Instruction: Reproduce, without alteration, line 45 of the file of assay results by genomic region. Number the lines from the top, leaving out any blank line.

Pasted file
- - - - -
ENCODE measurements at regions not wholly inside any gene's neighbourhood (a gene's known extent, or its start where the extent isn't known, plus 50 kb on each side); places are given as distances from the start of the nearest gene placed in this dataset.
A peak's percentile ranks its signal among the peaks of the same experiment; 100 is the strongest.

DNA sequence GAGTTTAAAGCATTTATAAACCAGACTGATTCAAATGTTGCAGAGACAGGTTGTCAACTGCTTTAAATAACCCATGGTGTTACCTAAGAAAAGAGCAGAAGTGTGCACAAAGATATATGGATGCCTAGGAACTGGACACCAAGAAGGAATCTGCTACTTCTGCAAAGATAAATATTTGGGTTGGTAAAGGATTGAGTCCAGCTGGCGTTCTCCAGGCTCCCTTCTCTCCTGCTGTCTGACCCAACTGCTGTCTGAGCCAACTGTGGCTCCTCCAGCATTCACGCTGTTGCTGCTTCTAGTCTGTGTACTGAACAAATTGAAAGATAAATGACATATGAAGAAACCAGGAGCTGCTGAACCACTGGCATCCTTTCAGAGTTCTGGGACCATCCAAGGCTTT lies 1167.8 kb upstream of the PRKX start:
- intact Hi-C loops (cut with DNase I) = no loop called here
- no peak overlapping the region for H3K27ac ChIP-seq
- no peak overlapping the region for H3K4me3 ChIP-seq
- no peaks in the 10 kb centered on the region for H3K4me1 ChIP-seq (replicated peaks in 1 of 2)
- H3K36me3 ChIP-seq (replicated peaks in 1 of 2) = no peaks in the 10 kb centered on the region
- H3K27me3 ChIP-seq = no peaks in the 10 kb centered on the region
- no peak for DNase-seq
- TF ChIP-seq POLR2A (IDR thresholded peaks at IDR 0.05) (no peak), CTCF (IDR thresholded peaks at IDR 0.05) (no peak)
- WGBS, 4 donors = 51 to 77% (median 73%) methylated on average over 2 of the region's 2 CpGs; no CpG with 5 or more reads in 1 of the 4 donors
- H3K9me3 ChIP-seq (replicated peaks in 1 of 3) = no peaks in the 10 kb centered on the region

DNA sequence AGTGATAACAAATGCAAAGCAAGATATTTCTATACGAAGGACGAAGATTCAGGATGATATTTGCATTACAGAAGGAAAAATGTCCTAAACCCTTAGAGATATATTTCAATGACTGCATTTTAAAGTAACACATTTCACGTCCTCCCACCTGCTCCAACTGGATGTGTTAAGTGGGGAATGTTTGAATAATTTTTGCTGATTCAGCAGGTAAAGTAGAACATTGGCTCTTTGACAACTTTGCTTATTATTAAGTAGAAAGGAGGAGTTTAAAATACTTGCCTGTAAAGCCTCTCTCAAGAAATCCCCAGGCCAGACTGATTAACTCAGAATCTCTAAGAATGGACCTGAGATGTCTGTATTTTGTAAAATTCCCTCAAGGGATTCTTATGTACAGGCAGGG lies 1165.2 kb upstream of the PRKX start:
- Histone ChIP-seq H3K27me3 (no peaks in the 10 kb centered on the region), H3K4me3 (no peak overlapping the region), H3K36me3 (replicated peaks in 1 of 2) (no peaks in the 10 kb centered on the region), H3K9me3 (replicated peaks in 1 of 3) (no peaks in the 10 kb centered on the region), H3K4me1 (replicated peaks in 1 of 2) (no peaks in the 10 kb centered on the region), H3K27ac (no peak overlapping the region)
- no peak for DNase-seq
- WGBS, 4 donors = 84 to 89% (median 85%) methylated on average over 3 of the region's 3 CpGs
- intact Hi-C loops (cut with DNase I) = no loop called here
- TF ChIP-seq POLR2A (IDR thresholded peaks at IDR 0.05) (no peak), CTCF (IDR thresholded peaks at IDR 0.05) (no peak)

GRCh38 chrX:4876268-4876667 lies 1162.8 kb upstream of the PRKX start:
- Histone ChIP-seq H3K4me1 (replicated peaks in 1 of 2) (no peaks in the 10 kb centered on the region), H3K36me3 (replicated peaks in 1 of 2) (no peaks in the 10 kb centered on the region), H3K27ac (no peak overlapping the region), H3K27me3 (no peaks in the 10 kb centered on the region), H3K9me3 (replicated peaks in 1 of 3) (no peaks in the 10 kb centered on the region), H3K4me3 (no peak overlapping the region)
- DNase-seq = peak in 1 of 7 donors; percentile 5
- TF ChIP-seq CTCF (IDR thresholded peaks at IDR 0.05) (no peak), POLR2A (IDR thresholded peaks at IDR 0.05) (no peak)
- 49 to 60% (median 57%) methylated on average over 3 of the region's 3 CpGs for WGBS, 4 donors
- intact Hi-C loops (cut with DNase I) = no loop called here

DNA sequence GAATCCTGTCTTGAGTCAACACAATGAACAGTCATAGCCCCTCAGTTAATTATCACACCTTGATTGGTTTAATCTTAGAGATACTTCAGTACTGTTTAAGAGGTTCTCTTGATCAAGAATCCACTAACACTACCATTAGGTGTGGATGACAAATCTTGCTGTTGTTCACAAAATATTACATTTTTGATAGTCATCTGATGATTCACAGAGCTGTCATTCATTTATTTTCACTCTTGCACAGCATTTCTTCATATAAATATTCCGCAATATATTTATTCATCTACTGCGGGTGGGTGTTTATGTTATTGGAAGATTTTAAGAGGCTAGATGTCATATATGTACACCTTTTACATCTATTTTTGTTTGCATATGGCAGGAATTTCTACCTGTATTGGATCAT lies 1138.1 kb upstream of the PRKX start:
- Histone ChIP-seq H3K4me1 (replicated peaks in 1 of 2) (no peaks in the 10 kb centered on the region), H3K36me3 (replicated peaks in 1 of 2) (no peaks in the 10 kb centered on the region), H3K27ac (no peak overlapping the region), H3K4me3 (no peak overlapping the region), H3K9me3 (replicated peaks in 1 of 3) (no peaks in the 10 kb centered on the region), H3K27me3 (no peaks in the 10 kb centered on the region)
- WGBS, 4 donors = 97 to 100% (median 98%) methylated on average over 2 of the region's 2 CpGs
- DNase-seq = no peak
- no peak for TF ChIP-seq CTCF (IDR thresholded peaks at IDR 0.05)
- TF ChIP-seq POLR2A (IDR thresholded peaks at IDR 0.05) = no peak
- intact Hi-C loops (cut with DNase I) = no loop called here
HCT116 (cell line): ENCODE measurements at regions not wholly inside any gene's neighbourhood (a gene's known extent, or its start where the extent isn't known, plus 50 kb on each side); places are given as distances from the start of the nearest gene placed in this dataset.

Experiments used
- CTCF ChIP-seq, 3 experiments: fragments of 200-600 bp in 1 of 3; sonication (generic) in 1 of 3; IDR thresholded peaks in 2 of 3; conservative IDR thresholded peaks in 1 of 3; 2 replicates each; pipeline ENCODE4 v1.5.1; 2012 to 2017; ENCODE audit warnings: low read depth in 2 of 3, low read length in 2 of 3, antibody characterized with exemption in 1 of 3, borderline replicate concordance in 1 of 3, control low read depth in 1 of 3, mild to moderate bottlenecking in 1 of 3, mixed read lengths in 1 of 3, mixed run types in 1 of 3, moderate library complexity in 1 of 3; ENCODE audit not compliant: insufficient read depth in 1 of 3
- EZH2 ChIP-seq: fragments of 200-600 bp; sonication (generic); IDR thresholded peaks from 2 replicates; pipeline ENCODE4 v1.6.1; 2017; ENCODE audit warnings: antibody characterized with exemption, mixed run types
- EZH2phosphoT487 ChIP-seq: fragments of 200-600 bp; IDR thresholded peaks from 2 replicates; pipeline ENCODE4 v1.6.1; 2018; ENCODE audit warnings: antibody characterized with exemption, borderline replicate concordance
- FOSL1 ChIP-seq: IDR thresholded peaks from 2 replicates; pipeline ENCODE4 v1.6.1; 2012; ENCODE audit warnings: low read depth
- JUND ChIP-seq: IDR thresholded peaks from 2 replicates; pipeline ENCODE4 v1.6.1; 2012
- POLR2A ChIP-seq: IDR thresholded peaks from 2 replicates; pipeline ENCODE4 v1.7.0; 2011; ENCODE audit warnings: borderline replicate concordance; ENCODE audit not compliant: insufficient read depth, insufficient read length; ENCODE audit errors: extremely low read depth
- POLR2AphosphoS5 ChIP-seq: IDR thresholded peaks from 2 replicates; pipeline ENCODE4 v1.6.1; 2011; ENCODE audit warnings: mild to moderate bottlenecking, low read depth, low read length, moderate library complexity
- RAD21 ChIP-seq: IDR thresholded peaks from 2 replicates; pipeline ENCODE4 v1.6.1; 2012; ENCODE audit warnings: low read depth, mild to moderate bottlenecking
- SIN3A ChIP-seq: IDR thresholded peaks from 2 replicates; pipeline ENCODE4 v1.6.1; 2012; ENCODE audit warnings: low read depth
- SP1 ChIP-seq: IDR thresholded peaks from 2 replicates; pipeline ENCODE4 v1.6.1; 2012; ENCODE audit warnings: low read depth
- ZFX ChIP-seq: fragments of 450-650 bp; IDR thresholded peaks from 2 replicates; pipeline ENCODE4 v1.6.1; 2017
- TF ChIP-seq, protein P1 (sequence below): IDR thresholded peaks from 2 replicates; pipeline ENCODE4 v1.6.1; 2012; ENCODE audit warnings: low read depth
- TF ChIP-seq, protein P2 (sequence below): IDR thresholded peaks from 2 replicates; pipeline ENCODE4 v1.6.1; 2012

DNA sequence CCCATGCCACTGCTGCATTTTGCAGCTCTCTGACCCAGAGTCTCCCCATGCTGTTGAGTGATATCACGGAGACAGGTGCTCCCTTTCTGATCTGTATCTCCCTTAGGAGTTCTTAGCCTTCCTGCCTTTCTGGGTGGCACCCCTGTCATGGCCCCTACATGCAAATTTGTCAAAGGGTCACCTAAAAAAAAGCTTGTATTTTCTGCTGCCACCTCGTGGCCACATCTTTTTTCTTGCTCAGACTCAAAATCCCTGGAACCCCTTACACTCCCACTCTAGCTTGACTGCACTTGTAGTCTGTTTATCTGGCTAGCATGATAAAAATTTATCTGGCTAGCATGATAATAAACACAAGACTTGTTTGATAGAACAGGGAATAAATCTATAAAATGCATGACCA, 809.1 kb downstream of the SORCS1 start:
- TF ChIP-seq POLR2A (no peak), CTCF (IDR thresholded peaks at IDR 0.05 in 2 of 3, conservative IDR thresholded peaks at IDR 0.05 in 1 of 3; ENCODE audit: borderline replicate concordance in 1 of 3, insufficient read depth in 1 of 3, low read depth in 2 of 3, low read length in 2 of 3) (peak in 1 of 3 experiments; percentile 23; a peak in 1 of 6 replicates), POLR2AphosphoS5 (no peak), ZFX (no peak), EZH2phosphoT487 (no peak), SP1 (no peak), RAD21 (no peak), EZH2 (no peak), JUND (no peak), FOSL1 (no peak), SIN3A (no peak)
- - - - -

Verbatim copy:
- ZFX ChIP-seq: fragments of 450-650 bp; IDR thresholded peaks from 2 replicates; pipeline ENCODE4 v1.6.1; 2017